Ukrainian Sailors Struggle with Loneliness and Anxiety Amid Ongoing War

Ukrainian coast guard patrols the "grain corridor" in the Black Sea. REUTERS/Thomas Peter
The charity Stella Maris highlights the growing loneliness and depression among Ukrainian sailors due to the ongoing war in Ukraine. Port chaplains report distress among seafarers, especially regarding the fear of forced conscription upon returning home. Access to news online exacerbates anxiety, while long periods at sea impact sailors' well-being.
Share it now

Stella Maris, a charity organization, has raised concerns about the increasing loneliness and depression among Ukrainian sailors as the war in Ukraine continues into its third year. Regional port chaplains Charles Stuart and Gregory Hogan have reported a growing sense of distress among Ukrainian seafarers, who fear being drafted into the army upon returning home.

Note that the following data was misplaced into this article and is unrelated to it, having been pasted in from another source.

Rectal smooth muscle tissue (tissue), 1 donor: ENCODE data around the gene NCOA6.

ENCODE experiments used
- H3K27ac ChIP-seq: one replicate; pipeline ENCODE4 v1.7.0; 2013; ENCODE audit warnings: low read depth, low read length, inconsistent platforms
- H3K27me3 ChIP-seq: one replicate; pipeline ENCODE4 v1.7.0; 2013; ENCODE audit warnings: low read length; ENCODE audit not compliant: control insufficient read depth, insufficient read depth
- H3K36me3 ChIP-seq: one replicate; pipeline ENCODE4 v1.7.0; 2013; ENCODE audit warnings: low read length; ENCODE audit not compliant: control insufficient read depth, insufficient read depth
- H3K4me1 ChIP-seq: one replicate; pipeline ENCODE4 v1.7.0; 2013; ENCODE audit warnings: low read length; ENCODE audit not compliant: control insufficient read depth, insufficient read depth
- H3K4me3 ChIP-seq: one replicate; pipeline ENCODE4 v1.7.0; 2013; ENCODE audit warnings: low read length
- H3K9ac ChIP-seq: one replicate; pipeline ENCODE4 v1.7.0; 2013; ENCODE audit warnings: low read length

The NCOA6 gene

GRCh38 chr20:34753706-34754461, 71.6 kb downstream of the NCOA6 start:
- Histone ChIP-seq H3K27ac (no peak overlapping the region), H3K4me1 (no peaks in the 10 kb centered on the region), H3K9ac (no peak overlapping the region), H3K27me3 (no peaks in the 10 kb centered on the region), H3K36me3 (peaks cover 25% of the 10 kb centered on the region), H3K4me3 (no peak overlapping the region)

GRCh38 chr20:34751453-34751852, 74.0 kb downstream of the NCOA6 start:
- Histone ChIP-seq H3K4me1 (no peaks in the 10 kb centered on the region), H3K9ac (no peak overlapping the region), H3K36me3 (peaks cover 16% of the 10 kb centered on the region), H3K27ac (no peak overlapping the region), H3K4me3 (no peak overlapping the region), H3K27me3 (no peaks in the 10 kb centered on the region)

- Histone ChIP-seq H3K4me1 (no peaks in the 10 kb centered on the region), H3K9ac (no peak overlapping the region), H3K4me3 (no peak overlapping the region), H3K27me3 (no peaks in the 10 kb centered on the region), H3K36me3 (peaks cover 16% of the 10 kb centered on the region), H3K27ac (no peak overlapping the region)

The ongoing conflict in Ukraine has replaced the initial shock of the invasion with uncertainty and anxiety for sailors. Access to improved Wi-Fi onboard ships has caused increased anxiety as sailors follow news reports about the war, feeling powerless to do anything about it. Many younger sailors are particularly concerned about conscription and feel trapped in their jobs, unable to return home to visit their families.

Despite the geopolitical tensions between Russia and Ukraine, ships calling at UK ports often have both Russian and Ukrainian crew members. The crew members try to maintain professionalism and avoid discussing the conflict to prevent any additional tension onboard. However, Russian crew members also face challenges, with some expressing fear of war and frustration towards their government. Stella Maris continues to provide practical and pastoral care to sailors in over 353 ports in 57 countries, offering support in times of mental health crisis and uncertainty.

Source .


Share it now